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Surrey’s Solid Rock opens doors for Steel Day

Russell Hixson
Surrey’s Solid Rock opens doors for Steel Day
RUSSELL HIXSON - Crews lift steel pieces behind Solid Rock Steel in Surrey, B.C. on Steel Day.

SURREY, B.C. – If you have spent the day splashing around at Cultus Lake Water Slides or been kept warm and dry waiting for your train at Metrotown Station in Burnaby, B.C. you have reaped the benefits of the work performed by Solid Rock Steel in Surrey.

On Sept. 13, Solid Rock and many other steel fabricators opened their doors to give the public a glimpse of how the bones of Canada’s steel structures are made.

“In 1965 my dad was a Dutch immigrant. he took up the steel industry as a trade in Holland and when he got to Canada, he had a large, growing family and someone suggested he should start his own business,” said Peter Steunenberg, Solid Rock Steel president. “In 1965 he started his own fabrication shop and 54 years later we are still here going strong.”

The full-service company specializes in supplying, painting and installing custom structural steel. They have worked on transit station steel for the West Coast Express and Canada Lines and recently upgrades to the Metrotown SkyTrain station. 

“We are a union shop, shop fabrication and we do install our own steel as well, and then we have our office which is detailers, estimators, project managers and admin,” said Steunenberg. “We try to give full service and not sub out to various trades so we will try to do the whole job for you.”

While Steunenberg described Solid Rock as a small to mid-sized shop that relies on local projects, it is hoping to grow beyond Metro Vancouver and B.C. But branching out to larger projects is made difficult by offshore competition.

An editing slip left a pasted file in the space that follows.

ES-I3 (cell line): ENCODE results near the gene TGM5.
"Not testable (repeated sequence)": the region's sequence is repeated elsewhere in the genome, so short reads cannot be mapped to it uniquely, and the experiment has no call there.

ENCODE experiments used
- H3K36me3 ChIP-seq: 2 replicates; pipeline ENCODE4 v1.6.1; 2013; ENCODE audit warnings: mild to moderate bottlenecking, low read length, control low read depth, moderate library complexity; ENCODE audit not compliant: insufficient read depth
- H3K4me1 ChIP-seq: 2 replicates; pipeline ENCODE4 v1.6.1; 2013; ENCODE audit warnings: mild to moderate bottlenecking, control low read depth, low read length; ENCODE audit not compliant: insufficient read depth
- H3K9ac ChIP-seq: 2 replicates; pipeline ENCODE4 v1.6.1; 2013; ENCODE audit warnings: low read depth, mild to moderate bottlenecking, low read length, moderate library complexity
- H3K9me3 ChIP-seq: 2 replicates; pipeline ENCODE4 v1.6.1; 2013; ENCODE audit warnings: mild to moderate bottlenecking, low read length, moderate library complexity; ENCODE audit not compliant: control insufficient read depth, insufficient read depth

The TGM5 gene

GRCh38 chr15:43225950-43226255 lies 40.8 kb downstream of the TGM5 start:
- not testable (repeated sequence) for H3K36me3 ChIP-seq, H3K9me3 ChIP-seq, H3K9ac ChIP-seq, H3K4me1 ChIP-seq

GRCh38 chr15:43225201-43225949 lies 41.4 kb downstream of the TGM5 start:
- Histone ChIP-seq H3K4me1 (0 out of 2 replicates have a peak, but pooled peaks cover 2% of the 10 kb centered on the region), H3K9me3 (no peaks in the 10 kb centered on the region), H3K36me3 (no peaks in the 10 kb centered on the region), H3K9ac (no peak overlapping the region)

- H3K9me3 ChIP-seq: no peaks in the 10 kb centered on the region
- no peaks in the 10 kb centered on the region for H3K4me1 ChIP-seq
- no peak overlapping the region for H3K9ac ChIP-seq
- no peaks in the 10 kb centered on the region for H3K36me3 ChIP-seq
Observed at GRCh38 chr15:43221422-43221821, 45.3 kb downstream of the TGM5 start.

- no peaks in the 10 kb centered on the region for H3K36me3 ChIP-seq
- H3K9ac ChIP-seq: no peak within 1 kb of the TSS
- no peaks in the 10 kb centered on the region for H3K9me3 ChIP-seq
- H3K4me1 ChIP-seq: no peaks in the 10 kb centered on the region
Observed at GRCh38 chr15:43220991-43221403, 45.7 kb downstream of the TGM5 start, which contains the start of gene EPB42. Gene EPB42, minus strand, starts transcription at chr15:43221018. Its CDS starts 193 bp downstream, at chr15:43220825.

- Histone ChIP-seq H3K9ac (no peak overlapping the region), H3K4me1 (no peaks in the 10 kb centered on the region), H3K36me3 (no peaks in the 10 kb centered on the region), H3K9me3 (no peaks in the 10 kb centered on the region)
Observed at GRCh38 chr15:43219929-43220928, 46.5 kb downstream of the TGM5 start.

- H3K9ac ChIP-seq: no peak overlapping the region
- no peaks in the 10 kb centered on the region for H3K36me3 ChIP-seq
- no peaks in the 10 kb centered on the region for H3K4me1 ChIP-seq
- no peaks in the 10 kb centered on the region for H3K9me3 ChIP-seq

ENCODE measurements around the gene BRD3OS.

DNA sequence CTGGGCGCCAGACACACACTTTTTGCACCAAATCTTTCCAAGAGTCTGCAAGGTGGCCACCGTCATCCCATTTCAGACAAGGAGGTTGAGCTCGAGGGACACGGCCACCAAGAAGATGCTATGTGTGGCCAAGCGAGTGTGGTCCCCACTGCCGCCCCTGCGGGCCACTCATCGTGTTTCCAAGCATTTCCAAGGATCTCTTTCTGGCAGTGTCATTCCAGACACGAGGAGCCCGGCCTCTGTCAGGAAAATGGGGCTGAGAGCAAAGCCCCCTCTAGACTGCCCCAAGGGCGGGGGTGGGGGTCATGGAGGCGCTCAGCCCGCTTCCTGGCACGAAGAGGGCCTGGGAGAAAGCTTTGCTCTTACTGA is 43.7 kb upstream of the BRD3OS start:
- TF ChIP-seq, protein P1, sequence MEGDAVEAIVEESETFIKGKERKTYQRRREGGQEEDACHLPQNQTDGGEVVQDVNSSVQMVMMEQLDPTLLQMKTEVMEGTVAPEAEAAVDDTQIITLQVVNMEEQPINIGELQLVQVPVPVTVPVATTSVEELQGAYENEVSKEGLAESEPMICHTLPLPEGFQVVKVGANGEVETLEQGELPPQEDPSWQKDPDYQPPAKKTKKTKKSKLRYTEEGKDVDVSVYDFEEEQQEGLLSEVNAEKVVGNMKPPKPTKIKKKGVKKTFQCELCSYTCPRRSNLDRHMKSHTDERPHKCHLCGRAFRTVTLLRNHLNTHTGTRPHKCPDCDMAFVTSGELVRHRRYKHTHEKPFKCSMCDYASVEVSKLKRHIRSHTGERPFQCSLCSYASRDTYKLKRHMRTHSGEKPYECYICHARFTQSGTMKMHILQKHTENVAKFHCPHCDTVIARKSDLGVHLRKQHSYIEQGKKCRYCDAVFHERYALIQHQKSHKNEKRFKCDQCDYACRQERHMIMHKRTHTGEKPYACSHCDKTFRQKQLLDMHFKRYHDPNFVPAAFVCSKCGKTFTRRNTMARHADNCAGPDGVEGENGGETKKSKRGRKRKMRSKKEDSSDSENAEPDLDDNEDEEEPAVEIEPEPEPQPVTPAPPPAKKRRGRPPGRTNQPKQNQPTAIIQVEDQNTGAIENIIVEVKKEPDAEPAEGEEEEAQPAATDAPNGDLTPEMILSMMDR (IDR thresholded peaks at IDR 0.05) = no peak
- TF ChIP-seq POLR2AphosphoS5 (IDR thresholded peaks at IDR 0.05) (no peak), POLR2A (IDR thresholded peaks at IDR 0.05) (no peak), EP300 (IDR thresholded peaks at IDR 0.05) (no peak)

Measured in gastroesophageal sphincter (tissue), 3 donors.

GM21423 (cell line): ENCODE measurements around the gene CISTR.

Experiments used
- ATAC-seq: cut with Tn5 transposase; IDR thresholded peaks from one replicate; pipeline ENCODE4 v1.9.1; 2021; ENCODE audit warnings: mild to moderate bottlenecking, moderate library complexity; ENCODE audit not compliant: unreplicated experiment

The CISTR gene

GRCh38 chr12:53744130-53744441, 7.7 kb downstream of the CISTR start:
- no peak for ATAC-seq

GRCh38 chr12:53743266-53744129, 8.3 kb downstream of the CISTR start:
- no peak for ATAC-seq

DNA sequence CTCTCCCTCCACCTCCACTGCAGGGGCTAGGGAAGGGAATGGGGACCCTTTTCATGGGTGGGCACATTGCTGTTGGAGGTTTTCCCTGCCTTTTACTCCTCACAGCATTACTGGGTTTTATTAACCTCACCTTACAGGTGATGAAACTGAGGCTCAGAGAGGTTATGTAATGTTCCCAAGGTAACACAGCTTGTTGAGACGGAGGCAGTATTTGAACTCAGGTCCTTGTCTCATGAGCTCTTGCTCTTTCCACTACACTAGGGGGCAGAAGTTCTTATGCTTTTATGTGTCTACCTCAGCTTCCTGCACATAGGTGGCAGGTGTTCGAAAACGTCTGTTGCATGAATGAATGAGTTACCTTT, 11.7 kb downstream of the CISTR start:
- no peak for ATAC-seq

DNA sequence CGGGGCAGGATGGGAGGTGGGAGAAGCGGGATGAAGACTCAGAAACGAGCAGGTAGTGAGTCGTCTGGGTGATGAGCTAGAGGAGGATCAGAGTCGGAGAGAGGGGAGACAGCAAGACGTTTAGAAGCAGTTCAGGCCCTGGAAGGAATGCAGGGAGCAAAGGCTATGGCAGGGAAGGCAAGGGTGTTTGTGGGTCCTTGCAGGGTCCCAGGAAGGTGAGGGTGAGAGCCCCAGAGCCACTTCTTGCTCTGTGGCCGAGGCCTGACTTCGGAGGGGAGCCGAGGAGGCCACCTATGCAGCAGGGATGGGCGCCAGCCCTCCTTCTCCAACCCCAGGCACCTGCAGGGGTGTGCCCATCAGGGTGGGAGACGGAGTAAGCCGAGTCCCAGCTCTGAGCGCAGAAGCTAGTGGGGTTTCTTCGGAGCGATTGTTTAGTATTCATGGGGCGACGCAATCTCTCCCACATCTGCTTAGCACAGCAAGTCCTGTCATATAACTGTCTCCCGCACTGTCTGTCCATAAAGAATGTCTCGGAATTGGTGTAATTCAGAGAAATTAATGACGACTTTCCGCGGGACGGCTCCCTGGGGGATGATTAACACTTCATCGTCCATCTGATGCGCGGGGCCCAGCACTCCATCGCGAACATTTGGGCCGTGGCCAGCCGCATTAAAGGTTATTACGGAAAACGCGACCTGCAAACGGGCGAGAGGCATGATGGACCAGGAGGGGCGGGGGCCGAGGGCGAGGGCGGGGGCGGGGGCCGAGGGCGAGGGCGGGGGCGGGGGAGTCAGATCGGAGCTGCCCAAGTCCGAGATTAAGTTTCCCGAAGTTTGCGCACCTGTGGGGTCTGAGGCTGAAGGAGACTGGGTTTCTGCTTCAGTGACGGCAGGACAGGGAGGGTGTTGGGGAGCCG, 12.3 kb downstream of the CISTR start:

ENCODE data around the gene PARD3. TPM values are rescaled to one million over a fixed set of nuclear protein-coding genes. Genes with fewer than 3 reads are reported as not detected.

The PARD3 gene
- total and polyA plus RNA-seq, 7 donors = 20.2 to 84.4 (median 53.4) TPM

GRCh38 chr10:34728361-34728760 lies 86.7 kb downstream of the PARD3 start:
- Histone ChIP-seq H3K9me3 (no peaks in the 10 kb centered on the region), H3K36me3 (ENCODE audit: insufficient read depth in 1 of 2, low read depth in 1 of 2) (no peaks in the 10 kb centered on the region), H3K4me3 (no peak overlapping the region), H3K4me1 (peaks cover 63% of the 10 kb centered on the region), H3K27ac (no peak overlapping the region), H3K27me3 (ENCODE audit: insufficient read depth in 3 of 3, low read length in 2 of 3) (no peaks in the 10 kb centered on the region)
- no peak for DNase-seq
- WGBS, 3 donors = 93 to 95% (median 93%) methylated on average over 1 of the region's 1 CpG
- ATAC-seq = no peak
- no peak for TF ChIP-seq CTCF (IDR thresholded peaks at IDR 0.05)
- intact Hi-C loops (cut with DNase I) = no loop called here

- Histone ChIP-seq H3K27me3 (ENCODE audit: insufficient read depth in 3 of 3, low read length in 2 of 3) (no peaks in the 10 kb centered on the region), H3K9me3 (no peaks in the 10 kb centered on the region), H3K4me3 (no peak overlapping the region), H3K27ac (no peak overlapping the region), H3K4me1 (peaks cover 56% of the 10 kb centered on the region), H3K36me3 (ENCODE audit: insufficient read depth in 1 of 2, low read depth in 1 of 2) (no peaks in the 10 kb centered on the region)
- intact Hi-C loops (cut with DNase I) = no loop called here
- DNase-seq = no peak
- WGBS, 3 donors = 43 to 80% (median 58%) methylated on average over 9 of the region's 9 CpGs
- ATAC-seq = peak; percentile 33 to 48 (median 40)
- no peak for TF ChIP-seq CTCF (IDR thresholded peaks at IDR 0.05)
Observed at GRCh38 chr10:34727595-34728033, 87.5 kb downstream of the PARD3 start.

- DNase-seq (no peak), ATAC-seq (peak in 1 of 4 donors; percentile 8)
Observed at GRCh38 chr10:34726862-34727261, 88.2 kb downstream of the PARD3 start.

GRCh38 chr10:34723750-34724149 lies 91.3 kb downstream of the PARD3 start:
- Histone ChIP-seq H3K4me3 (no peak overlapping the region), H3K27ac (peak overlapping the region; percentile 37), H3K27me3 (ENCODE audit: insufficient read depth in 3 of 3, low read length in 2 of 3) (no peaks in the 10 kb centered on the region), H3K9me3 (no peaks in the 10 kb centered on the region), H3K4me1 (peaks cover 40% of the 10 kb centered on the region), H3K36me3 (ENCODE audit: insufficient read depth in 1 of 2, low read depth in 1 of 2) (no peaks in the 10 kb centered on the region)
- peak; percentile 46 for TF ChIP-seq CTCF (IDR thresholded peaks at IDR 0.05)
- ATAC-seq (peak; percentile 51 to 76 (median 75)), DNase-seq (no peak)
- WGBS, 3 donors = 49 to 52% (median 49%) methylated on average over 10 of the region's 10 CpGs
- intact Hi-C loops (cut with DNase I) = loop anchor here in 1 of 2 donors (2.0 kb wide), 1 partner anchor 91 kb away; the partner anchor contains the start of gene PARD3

“Steel fabricators in Canada face the challenge of off-shore competition in Canada,” he said. “Recently Canada LNG and Woodfibre LNG got released from Canada’s sanctions and they are sourcing straight from China, which, for example, hurts Canadian fabricators. I am a smaller, mid-sized shop. How can I grow if I don’t have those opportunities on big projects?”

Another challenge is finding people to do the work. 

“The concern over skilled labour is huge,” said Steunenberg. “I depend on skilled labour. My fabricators and ironworkers have to be highly skilled. We do custom work. And so as we are aging … it is a challenge finding new young people who want to get involved in construction of fabricating industries.”

He depends on the union to help supply labour, but also is trying to drum up interest with college students and young apprentices. For steel day a bus of B.C. Institute of Technology students came by to tour the shop. 

While the Solid Rock shop has some CNC equipment, Steunenberg likes to save room for fabricating large structures. But it has automated saws, submerged arc welding equipment plasma table – things that were all done by hand back in the day, he explained. Now they require skilled operators.

“One of the challenges is finding operators for that equipment, because a lot of young people go to university and have other career goals, and we find that as an industry we need to challenge them to come into the shop and operate some of our fancier equipment,” he said.

Steunenberg has tried tie emphasize to young people that the opportunities in steel and construction in general are vast. He started in the shop welding, cutting and grinding. Then he moved on to drafting and estimating. Now he manages the company. 

“There will always be building here in Vancouver,” he said. “We are in a great spot for construction. And I will promote all construction – not just steel. But electrical, plumbing, carpentry certainly the trades offered varied opportunities for young people.”

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